Joe Root expects Jofra Archer to put a troubled week behind him come the crucial third Test against West Indies on Friday after bowling “the speed of light” in the nets and assuring the England management he is ready to make his Test return.
Root will wait until the morning before naming his XI amid uncertainty over whether Ben Stokes can bowl or must play as a specialist batsman. The all-rounder has reported tightness in a quad muscle since his heroics during the second Test, and the weather forecast in Manchester points to a reduced match.
While this may lead to the spinner Dom Bess making way for an extra seamer, with Sam Curran and Chris Woakes perhaps vying for the No 8 spot, it looks certain Archer will come back into the side regardless, having missed out last week because of the five-day isolation period that followed his unapproved trip to Hove.
Much has happened since, with Archer accepting a fine and a written warning for his detour, apologising to his teammates in person and then writing a column for the Daily Mail that laid bare his struggles with both racist abuse online and the additional scrutiny that comes with playing in the international arena.
Root, whose side must win to regain the Wisden trophy, described the online abuse as “disgusting” and insisted the squad is fully behind the 25-year-old pace bowler. The England and Wales Cricket Board is pursuing the matter with Instagram and the police. Of Archer’s current state of mind, the captain said: “I think Jofra will be ready for it. He’s got a smile on his face and he’s bowled the speed of light over the last couple of days in spicy nets. It wasn’t much fun for our batters.”
With Jimmy Anderson and Mark Wood also returning to a 14-man match-day squad, there will be at least two disappointed seamers. Making way for a player who ignored the team’s strict biosecure protocols could add to any feelings of resentment but Root is confident it will not be a factor.
“One thing on Jofra, we have to understand he’s made a mistake, he’s been big enough to admit to that mistake, he’s taken his punishment, he’s apologised to the group – which is never an easy thing to do – and as far as I’m concerned he’s trained well and is ready to play.
“Regardless of circumstances, there’s never an easy time to be told you’re not playing, whether it’s balance of team, gut feel or form. Even if you see it coming, it’s never nice. It’s something that’s part of professional sport.”
Another part of the career is dealing with off-field pressures and, while racist abuse is clearly unacceptable, Root acknowledges that Archer, a dedicated user of social media, may need to grow a thicker skin as regards comments about his cricket.
Root said: “Jofra has grown up with social media and it would be a big change to ask him to put it to one side. He’ll have to learn to deal with the scrutiny and understand it won’t go away. But there have been times where criticism has motivated him. The challenge is to use it in a positive way and sift out the stuff he doesn’t want to see.”
Criticism from pundits, either in armchairs or the commentary box, is one thing but the glare of the spotlight extends beyond the boundary too. It may be harsher still come next year’s Australia tour if Jonny Bairstow’s highly exaggerated “headbutt” incident on the 2017-18 tour is anything to go by. Root believes his own experience of being punched by David Warner in a pub during the 2013 Champions Trophy, and the 2017 Bristol incident that led to Stokes eventually being acquitted of affray, mean the pair can help Archer here.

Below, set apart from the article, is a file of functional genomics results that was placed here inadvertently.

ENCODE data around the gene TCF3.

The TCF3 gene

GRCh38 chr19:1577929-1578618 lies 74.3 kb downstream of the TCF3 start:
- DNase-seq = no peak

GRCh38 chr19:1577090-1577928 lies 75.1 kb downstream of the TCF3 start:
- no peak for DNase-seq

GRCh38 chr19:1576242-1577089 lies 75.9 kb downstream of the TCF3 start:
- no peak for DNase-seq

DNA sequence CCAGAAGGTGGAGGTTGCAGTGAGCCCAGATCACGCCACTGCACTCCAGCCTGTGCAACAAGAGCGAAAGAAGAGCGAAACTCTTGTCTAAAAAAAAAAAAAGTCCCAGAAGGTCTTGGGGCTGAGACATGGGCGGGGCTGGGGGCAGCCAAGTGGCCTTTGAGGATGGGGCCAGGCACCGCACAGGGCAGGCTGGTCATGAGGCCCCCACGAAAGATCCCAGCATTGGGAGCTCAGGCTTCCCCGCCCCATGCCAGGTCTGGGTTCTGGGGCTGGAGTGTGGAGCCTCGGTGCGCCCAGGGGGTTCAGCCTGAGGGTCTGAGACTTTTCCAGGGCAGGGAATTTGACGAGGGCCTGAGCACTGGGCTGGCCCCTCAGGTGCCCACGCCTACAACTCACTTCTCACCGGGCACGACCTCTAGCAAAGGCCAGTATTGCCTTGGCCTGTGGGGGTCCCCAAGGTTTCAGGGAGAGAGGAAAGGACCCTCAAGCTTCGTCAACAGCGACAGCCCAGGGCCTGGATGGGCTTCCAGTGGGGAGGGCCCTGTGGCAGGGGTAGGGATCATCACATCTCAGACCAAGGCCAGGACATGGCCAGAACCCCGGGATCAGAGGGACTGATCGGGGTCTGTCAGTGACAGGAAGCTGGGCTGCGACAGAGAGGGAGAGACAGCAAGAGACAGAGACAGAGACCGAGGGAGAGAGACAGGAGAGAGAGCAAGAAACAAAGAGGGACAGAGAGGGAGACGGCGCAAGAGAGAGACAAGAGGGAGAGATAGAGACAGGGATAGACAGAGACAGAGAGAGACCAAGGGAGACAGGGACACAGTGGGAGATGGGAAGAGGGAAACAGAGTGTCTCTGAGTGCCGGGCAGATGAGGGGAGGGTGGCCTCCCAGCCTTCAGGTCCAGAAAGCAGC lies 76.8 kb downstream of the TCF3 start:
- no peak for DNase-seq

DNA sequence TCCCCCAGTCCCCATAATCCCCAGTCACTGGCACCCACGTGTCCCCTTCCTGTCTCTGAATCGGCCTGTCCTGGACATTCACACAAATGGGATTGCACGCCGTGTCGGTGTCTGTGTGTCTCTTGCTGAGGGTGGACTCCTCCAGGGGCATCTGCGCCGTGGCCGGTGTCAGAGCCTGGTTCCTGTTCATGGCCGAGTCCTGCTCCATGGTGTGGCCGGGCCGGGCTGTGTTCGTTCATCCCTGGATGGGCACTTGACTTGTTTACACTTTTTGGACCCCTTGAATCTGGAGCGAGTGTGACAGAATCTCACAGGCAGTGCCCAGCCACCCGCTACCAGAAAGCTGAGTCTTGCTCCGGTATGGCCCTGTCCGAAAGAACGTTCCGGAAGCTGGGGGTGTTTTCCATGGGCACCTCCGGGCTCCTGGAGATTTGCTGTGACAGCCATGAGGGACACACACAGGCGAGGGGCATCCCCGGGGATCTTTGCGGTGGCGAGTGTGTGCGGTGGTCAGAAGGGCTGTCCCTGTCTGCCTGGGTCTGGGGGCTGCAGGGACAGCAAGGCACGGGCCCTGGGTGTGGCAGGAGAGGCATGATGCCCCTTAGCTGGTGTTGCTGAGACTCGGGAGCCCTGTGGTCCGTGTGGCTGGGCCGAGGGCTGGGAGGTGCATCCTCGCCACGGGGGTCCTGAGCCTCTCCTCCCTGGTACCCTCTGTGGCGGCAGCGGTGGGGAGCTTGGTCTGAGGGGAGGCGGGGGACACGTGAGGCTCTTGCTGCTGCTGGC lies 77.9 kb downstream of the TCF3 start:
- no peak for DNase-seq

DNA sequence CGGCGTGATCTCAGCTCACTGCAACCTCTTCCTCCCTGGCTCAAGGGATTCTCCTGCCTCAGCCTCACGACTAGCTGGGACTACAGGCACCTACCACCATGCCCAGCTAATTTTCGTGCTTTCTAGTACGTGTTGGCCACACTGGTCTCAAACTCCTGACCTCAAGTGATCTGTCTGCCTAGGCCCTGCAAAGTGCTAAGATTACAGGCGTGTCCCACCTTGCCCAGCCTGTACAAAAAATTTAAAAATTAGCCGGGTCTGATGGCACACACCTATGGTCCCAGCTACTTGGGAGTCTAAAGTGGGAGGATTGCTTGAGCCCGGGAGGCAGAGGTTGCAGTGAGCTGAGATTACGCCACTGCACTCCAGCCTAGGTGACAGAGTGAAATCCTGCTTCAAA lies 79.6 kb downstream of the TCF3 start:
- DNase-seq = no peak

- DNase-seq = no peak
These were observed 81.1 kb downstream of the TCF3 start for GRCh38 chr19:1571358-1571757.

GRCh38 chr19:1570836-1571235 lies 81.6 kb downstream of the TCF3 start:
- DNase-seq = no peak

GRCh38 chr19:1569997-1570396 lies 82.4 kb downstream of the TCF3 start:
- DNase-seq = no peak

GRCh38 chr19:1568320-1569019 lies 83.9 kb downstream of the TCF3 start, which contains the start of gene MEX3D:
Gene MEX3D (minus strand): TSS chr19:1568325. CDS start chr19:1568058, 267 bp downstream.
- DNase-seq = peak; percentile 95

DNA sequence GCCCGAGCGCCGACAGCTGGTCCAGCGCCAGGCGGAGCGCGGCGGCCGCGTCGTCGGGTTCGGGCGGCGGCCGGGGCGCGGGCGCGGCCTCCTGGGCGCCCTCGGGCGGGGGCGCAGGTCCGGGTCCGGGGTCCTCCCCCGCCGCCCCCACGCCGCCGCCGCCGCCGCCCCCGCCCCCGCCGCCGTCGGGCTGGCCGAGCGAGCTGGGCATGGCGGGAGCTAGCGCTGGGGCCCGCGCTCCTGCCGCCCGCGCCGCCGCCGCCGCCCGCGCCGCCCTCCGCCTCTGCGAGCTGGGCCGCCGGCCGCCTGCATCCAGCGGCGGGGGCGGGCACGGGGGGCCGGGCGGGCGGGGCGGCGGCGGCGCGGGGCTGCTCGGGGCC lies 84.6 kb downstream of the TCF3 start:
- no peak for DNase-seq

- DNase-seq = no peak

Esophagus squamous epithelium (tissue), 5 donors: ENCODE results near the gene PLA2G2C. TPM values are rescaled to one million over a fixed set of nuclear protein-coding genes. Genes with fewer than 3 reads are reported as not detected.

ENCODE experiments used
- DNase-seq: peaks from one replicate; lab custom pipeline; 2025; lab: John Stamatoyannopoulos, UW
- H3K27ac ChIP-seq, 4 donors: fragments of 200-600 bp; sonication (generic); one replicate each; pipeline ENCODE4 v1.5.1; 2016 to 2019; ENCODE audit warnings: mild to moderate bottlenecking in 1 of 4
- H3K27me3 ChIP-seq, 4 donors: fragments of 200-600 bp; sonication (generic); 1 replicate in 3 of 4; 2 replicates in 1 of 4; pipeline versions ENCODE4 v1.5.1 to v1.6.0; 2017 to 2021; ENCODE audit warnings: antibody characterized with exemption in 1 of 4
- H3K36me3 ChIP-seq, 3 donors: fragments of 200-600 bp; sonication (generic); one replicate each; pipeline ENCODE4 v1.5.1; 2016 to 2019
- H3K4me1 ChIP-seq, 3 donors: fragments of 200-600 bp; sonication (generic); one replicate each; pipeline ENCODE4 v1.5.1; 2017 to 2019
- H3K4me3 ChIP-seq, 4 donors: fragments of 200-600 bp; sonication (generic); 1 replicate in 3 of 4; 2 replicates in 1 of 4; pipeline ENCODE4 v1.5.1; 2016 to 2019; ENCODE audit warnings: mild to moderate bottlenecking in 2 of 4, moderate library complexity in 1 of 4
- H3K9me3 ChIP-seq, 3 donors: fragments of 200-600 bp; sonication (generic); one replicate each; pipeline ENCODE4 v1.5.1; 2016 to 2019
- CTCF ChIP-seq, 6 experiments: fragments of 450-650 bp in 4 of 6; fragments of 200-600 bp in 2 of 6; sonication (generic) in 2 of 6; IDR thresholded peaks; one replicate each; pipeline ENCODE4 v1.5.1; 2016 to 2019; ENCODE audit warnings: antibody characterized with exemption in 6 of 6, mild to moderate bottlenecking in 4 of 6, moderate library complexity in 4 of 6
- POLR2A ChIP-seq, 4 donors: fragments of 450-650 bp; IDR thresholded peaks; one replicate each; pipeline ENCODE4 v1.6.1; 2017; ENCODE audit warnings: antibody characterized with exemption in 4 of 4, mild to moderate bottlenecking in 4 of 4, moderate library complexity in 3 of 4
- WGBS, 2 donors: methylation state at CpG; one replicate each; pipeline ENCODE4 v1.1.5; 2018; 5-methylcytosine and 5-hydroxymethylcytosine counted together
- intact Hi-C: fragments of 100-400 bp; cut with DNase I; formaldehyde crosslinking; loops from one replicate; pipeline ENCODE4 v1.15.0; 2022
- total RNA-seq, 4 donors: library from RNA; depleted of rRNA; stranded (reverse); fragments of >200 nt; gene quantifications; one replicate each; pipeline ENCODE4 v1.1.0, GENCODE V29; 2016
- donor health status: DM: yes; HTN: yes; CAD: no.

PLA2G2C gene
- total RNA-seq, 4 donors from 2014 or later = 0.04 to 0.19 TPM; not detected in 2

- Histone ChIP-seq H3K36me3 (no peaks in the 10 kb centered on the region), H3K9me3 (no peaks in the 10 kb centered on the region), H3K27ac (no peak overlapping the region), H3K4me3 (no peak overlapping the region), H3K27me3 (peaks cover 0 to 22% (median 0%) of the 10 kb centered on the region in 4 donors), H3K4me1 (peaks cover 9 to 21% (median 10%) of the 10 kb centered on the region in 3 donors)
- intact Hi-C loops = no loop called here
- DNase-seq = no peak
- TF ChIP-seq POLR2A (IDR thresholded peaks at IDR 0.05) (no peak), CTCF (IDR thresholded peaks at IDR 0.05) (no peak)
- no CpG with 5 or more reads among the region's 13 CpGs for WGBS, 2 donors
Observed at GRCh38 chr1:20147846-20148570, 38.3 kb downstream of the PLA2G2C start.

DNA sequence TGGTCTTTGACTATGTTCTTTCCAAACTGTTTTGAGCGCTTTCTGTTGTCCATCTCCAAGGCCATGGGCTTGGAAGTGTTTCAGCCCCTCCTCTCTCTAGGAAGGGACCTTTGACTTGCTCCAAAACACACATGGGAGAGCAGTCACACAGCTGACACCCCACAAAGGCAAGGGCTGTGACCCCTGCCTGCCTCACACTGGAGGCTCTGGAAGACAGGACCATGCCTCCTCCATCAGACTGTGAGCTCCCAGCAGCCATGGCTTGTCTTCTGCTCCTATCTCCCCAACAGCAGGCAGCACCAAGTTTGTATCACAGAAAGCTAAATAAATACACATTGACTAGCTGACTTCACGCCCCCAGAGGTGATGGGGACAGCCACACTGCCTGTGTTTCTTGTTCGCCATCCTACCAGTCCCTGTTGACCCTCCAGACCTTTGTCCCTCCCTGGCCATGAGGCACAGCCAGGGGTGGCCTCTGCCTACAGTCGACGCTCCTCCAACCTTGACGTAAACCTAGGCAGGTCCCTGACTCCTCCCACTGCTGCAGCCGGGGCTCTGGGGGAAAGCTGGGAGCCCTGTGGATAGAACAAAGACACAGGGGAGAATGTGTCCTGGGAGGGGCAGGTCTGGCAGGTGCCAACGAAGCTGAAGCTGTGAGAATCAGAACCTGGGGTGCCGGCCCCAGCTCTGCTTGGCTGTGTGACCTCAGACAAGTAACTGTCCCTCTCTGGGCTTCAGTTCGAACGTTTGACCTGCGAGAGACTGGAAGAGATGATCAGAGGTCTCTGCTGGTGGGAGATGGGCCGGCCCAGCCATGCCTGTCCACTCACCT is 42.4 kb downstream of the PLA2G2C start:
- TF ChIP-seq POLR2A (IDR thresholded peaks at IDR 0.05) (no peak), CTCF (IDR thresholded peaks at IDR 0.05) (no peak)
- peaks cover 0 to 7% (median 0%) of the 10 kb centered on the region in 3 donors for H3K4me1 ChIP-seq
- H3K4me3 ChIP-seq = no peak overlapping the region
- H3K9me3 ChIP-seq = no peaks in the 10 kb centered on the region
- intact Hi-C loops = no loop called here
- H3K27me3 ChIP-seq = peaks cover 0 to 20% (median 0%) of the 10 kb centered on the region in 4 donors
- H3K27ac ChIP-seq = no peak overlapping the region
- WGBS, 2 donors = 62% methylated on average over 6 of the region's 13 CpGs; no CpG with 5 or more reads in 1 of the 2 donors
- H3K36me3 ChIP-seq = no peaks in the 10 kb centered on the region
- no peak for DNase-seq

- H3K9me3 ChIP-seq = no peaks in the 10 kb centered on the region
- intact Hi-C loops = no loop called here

“I see a guy [in Archer] who has had to deal with a lot in a short space of time,” Root said. “I had to go through the David Warner incident, Ben has obviously been through a hell of a lot off the field; those experiences mean you can sympathise. Obviously you can’t understand all of it, some of which is really disgusting. Racial abuse and other things.
“There will be anger, frustration, disappointment. But he needs to know he doesn’t have to deal with it on his own, he’s got good people around him who want him to be happy, to enjoy his cricket and life away from the sport. The more he knows that and the more we can help the better.”
Meanwhile, England and West Indies will compete for a new Richards-Botham Trophy when they next meet in a men’s Test series. Friday’s third Test will be the last time the two sides compete for the Wisden Trophy.
The title honours Sir Vivian Richards, one of cricket’s greatest batsmen who scored more than 8,500 runs in a 121-Test career, and Sir Ian Botham, the legendary all-rounder who scored more than 5,000 runs and took 383 wickets in 102 Tests.
Richards said: “This is a huge honour for my good friend Ian and myself. I am delighted to know that the game that I have shown my love for since a little boy is naming such a prestigious award in my recognition of what I managed to achieve as a cricketer. When I had the opportunity to go to England and represent Somerset, one of the first persons I met was Ian Botham, who would later become of one my best friends. We are friends for life.”
Botham added: “Playing the West Indies was always one of the toughest tests in cricket, and it’s an honour for this trophy to bear our names.”